Submicromolar, Selective G-Quadruplex Ligands from One Pot: Thermodynamic and Structural Studies of Human Telomeric DNA Binding by Azacyanines
Özgül Persil Çetinkol, Aaron E. Engelhart (shared first author), Rupesh K. Nanjunda, W. David Wilson, and Nicholas V. Hud
ChemBioChem, 2008, 9 (12), pp 1889-1892. doi: 10.1002/cbic.200800234
A molecular architecture with a shape that is slightly larger than a Watson–Crick base pair was investigated as a potential G-quadruplex ligand. Azacyanines, which possess this architecture, were found to bind on the end of the quadruplex stack (as shown in the figure) and to exhibit high selectivity over duplex binding. The chemical properties, ease of synthesis, and great potential for modification make the azacyanines and their analogues attractive for development as G-quadruplex ligands in drug development.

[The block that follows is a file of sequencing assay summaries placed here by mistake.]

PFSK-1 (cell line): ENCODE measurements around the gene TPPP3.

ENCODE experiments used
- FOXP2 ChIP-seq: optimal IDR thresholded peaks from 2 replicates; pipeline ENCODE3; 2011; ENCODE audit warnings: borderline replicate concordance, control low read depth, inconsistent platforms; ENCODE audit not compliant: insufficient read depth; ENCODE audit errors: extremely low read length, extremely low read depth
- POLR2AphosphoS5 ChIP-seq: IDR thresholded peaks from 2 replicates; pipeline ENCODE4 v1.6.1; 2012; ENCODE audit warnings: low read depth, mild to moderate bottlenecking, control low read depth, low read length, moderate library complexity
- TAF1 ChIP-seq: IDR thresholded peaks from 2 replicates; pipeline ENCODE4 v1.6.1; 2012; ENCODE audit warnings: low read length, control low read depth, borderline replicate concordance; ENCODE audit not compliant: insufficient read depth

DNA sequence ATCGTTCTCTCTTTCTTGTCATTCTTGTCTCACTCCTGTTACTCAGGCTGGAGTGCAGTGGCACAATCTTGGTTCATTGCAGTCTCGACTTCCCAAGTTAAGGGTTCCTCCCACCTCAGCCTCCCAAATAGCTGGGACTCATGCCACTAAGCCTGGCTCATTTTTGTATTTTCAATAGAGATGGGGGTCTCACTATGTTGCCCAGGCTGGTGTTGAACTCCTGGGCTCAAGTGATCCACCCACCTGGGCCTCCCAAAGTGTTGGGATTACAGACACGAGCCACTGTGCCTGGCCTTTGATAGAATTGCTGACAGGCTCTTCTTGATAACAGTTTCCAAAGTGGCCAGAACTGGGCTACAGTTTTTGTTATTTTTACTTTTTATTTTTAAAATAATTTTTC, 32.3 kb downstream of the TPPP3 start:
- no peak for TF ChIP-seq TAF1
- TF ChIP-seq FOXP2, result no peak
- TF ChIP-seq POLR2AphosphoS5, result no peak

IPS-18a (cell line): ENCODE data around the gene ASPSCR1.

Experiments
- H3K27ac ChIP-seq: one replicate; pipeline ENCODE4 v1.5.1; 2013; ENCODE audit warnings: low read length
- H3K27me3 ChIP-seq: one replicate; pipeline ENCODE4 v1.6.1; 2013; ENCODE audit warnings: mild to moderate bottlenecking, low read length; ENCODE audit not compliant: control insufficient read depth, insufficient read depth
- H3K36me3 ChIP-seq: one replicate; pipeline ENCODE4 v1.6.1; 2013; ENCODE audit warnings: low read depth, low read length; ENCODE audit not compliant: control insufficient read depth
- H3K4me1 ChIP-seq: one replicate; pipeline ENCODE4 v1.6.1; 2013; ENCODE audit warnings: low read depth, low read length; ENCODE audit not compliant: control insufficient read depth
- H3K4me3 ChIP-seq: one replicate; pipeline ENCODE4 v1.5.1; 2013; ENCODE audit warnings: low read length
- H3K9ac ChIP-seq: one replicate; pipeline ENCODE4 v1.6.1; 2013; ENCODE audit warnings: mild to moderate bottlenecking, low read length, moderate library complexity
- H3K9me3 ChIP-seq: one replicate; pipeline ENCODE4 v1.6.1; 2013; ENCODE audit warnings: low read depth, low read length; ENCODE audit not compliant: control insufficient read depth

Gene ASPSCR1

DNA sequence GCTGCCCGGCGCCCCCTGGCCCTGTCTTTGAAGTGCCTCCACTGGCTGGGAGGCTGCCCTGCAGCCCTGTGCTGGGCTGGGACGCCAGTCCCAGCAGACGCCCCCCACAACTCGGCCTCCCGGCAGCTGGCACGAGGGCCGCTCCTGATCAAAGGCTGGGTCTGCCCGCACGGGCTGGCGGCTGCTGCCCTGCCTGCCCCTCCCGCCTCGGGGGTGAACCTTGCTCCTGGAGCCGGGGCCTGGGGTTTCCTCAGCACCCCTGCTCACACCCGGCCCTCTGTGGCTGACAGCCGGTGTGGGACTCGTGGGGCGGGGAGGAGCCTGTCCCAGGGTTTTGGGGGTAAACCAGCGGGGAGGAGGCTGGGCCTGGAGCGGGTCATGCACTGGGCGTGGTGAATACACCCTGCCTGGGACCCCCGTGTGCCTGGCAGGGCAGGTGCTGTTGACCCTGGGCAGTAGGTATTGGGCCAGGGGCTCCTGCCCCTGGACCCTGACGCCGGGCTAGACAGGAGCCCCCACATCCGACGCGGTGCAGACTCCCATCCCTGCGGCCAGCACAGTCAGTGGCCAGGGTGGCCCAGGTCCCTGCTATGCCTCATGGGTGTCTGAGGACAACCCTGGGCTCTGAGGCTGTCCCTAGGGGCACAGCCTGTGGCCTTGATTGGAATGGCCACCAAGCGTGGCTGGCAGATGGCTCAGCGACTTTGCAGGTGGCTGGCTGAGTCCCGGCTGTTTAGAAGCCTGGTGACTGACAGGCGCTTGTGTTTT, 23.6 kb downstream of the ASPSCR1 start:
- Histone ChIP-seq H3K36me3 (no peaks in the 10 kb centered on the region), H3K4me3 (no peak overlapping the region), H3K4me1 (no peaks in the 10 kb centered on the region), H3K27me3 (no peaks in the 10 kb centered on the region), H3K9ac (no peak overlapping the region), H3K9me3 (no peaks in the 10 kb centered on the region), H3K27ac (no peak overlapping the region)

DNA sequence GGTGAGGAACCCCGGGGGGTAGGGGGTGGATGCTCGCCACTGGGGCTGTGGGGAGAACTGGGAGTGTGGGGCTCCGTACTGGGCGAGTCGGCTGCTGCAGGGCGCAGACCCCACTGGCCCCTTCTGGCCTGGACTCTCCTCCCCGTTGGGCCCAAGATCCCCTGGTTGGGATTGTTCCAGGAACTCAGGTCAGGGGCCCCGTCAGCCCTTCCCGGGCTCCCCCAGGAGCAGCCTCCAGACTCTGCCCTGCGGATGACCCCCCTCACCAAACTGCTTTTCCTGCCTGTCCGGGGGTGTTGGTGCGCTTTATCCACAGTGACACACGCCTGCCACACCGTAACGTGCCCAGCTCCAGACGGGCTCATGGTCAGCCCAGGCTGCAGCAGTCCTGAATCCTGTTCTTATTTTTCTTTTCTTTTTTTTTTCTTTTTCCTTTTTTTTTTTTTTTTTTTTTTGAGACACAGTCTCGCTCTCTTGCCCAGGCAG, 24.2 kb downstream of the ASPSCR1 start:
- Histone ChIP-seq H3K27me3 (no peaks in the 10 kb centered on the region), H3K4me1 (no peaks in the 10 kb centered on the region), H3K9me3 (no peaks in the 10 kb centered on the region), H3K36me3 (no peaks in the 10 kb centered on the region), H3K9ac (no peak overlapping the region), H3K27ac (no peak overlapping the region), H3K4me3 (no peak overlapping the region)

In addition to the well-known double helix formed by DNA, this molecule can also form a four-stranded structure called a G-Quadruplex. These structures are known to be associated with a number of biological processes, including the development of cancer. Drug molecules that can modulate the relative tendency for a strand of DNA to exist in a double helix versus a G-Quadruplex, therefore, are potential therapeutic agents in cancers. In this paper, we show that a molecule with a very easy method of synthesis can selectively bind a G-Quadruplex, with very low affinity for a DNA duplex (double helix). This low affinity for duplex DNA is particularly valuable, since much of the toxicity of chemotherapeutic drugs is related to their affinity for duplex DNA.